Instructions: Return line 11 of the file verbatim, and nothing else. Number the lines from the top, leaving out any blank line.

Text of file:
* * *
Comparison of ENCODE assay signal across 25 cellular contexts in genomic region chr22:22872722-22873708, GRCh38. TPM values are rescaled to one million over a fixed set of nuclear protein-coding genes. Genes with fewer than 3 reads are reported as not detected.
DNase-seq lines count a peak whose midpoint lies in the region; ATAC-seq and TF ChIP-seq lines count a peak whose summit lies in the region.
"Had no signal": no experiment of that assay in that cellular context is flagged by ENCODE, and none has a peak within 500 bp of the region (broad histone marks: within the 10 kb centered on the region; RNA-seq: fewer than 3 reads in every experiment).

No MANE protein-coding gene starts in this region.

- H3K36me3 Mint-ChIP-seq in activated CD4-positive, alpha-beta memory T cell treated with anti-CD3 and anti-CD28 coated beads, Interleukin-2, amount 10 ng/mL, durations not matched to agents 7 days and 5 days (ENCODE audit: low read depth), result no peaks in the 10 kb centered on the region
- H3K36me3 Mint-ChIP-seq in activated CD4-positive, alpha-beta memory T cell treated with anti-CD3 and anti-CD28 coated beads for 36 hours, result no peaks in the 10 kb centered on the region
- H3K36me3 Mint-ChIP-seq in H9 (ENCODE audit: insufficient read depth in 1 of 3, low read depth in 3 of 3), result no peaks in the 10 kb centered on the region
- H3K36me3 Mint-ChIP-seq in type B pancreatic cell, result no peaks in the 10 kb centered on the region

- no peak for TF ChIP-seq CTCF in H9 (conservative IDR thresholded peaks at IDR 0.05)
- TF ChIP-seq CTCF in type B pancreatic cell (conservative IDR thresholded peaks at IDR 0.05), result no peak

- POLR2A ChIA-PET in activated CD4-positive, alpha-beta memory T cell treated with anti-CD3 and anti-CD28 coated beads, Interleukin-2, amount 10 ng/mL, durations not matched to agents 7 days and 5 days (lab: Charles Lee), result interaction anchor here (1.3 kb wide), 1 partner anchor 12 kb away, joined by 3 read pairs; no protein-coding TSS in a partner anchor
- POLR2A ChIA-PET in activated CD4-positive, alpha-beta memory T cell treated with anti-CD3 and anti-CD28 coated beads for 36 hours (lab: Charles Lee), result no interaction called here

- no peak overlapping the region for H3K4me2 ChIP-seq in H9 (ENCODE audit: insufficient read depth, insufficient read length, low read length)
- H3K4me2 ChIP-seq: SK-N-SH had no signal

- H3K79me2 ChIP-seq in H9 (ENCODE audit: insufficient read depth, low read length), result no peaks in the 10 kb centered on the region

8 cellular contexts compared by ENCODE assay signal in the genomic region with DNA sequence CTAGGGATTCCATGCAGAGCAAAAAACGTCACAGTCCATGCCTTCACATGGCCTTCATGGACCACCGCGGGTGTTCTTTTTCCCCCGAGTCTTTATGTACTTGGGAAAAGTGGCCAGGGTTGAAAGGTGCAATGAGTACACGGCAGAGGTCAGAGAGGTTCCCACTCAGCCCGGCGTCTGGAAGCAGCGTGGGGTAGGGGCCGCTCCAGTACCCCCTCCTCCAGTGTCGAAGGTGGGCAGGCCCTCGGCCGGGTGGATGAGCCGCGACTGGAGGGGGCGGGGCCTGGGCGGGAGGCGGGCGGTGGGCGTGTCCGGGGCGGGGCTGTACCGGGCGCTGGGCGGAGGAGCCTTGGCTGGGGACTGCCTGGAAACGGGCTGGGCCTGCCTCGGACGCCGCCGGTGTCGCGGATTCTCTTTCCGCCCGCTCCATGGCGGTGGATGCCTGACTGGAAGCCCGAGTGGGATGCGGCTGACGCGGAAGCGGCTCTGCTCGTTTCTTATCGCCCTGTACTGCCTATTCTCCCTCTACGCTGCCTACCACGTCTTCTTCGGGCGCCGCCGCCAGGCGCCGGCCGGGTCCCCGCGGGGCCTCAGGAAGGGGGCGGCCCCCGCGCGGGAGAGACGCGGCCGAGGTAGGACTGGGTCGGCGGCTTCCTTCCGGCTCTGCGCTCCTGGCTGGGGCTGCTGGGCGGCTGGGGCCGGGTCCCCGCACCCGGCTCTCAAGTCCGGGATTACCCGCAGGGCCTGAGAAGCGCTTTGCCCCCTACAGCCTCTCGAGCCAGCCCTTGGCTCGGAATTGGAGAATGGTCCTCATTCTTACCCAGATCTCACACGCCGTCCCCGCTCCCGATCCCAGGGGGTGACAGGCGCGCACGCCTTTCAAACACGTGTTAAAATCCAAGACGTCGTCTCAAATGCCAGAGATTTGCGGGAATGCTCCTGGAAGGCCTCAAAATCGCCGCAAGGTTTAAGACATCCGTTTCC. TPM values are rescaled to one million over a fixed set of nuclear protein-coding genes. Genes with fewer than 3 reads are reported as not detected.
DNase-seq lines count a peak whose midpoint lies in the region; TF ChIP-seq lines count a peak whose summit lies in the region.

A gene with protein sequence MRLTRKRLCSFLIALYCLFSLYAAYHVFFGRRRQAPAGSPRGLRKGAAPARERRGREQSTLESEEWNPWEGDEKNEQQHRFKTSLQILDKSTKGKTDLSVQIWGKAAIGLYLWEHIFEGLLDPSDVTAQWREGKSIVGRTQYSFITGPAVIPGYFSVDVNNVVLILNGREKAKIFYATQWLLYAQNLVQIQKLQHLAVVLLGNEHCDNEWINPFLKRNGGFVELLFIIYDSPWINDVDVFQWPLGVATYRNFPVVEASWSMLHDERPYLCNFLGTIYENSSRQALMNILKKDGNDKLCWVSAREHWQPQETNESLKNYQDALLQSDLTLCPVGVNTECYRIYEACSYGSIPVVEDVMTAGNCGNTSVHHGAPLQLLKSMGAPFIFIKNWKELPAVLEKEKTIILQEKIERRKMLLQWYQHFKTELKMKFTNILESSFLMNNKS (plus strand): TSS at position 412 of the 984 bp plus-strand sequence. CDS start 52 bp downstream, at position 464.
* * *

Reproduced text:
- POLR2A ChIA-PET in activated CD4-positive, alpha-beta memory T cell treated with anti-CD3 and anti-CD28 coated beads, Interleukin-2, amount 10 ng/mL, durations not matched to agents 7 days and 5 days (lab: Charles Lee), result interaction anchor here (1.3 kb wide), 1 partner anchor 12 kb away, joined by 3 read pairs; no protein-coding TSS in a partner anchor